SAN DIEGO (MainStreet) — Amazon (AMZN) has launched a luxury beauty store offering thousands of high-end products including makeup, skin care and hair care from brands such as NARS, Dr. Brandt, Jack Black and Deborah Lippmann.
"We know that our beauty customers are searching for luxury brands on Amazon. We've worked hard to create a single destination that showcases luxury beauty collections and makes it easier than ever for customers to explore these brands, follow trends and develop their beauty regimens," Amazon's Chance Wales, director of beauty and health & personal care, said in a press release. "We'll continue to build on this experience by adding new features and selection for our customers."
The new store has an upscale fashion magazine look and feel, including editor's tips, beauty awards and how-tos along with detailed product information.
Shoppers can browse beauty products by category, such as makeup, nails, fragrance, hair care or men's grooming, and by brand, collection, color, gender, skin care need, as well as by those giving free samples with a purchase, editor's picks or by "trend" — such things as "lush lashes," "metallic nails," "dewy skin" or "smoldering eyes."
And of course there's free Super Saver shipping or free two-day shipping with Amazon Prime.
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E-commerce analysts say the store has a variety of benefits for consumers who are already familiar with a particular luxury beauty product and don't need to go into a store to smell a fragrance, sample a lip color or try on that new blush.
"For someone who already knows the product, why go to the Neiman or Saks websites, which are going to charge you for shipping?" says Chris Hauca, managing director at Acquity Group, an e-commerce and digital marketing company with a recent study about online luxury shopping trends. "Especially when I know if I buy one of these items from Amazon, I will get it when Amazon said I'm going to get it. 'I need this, I just ran out, I know I can get it from Amazon tomorrow.'"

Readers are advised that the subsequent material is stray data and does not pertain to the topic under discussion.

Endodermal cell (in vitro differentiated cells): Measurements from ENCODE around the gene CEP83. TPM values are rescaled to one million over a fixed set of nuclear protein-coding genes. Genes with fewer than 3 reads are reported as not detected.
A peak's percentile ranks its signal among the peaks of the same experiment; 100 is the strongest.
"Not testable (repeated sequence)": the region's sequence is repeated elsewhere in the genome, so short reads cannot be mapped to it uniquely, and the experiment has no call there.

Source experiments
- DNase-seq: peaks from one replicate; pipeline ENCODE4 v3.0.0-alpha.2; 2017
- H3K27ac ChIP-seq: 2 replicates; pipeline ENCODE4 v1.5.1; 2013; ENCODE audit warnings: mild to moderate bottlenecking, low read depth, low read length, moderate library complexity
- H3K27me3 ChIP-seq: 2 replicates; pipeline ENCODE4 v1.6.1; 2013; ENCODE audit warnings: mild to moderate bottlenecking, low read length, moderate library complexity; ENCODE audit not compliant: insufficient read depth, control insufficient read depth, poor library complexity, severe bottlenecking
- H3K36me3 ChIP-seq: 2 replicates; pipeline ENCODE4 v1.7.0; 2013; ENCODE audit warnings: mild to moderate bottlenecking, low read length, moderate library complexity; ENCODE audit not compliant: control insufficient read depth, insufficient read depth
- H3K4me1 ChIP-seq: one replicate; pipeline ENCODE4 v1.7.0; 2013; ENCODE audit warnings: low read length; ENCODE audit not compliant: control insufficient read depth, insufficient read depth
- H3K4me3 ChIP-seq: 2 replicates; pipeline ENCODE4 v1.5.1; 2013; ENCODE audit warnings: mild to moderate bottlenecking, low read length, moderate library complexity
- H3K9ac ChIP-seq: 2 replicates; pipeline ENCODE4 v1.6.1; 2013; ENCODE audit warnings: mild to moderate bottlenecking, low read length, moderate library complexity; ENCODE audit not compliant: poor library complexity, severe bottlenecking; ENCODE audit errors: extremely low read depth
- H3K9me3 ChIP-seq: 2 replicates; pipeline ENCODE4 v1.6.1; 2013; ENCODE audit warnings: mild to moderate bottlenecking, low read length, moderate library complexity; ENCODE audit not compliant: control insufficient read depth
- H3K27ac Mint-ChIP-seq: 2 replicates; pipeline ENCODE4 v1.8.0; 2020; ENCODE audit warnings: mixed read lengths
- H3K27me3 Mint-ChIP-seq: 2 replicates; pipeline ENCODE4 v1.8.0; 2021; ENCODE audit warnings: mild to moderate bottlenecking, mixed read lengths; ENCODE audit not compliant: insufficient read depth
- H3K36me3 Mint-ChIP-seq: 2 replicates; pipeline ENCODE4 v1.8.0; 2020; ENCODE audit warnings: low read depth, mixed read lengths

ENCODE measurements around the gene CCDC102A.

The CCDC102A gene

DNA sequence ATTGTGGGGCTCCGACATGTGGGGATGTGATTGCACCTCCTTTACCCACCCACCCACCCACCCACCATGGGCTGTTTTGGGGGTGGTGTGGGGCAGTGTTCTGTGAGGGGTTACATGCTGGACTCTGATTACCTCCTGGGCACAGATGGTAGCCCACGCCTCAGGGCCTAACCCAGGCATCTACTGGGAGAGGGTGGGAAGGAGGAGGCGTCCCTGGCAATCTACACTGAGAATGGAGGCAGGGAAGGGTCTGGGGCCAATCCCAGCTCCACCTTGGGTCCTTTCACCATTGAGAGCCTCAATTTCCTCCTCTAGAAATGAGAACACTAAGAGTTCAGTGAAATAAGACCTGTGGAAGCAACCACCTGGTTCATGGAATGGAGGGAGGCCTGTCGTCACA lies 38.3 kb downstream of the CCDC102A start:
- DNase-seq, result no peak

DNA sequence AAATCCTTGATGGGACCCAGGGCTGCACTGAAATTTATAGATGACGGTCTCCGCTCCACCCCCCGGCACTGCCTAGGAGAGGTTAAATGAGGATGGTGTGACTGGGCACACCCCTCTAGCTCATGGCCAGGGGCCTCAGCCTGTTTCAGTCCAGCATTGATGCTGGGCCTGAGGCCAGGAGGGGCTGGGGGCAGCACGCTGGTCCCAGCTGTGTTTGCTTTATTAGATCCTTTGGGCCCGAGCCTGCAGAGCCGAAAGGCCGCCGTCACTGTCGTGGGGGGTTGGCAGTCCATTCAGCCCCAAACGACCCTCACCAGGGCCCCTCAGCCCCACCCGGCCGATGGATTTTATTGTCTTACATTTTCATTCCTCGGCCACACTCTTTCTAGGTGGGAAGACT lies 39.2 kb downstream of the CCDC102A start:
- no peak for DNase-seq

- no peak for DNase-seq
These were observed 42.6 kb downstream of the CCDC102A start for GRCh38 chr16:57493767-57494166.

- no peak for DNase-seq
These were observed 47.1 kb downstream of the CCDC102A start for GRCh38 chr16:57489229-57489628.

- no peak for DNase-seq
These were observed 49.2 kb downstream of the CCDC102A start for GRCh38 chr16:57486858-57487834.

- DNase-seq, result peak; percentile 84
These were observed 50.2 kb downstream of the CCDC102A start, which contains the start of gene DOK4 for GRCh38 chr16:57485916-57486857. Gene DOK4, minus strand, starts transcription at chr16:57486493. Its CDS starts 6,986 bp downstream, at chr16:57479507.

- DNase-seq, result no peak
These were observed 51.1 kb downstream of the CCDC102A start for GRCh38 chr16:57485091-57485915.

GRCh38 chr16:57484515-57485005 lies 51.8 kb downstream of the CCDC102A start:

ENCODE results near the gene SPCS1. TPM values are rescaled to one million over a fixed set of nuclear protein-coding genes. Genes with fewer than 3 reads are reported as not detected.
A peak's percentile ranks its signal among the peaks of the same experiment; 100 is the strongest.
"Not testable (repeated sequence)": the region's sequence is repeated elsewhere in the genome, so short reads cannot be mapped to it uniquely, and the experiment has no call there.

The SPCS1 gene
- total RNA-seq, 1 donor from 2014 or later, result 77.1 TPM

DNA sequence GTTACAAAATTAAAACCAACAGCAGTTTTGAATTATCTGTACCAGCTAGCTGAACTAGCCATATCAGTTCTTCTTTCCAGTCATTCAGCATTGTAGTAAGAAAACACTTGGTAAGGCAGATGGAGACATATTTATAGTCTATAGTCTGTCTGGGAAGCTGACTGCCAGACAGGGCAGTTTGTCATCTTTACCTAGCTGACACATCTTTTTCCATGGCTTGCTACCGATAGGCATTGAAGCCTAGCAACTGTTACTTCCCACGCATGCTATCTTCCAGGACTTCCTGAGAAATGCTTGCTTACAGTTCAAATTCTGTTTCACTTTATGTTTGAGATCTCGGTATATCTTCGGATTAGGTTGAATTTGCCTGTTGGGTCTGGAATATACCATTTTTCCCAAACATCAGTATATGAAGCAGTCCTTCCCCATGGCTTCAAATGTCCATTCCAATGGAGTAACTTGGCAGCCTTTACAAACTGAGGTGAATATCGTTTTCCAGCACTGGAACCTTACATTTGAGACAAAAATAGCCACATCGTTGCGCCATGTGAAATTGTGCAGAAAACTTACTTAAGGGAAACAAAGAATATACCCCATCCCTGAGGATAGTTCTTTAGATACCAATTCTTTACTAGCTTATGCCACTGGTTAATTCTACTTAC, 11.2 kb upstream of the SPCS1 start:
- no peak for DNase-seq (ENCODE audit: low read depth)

Joelle Kaufman, of BloomReach, a data marketing company that specializes in increasing e-commerce revenue, also believes the odds of someone trying a beauty product for the first time via an online purchase are very slim.
"People will go to Amazon to buy something that they already regularly buy, because it's convenient — 'I don't need to go into the store to get my hand cream. It would be very nice for it to just show up at my house, so I'm going to replenish it through Amazon.' And Amazon is perfectly happy for me to do that," Kaufman says. "But what I won't do on Amazon is, I'm not going to discover a new product on Amazon."
Hauca and Kaufman say the new store is a smart move on Amazon's part and undoubtedly data driven. According to Acquity Group's study, 6.8% of smartphone owners buy luxury goods online two or more times per month — but 59.4% of participants in the study say they would never consider it, giving Amazon plenty of room to grow in the segment.
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The question is whether it is also a smart move for the luxury brands now being sold by Amazon, where the experience could detract from an upscale brand's exclusive feel and cache.
"When I look at this, it goes against most things you expect a luxury brand to be, including being enveloped in the brand," Hauca says. "I think in some regards it will degrade it, seeing these brands on here. You don't see Chanel on here, or some of these other high-end perfumes or beauty items. It's a kind of a mixed bag. It takes a little bit away from the luxury. "
"It's not that Amazon necessarily wants to be in luxury. They want to be able to sell everything to everybody," Hauca says. "One of the stores they opened late last year was Amazon Industrial Supply — it's an Amazon store tied to people who are building things on an assembly line. Now you've got the opposite end of spectrum in luxury beauty. Amazon doesn't look for a new market they will compete in; they look for markets they will disrupt and gain an edge."
Adds Kaufman: "Amazon is no threat to NARS because Amazon is a channel for NARS to reach their customers, and it's a very big channel. However, if by being in that channel, if everyone decides NARS is not that special anymore, then NARS may have to do more ...That's the calculus... And retailers [that sell these luxury products] may need to think about what experience they can offer the consumer that is not about simply replenishing stock but is about luxury and about being taken care of."
The e-commerce giant declined offer an executive to be interviewed about the launch.
— By Mia Taylor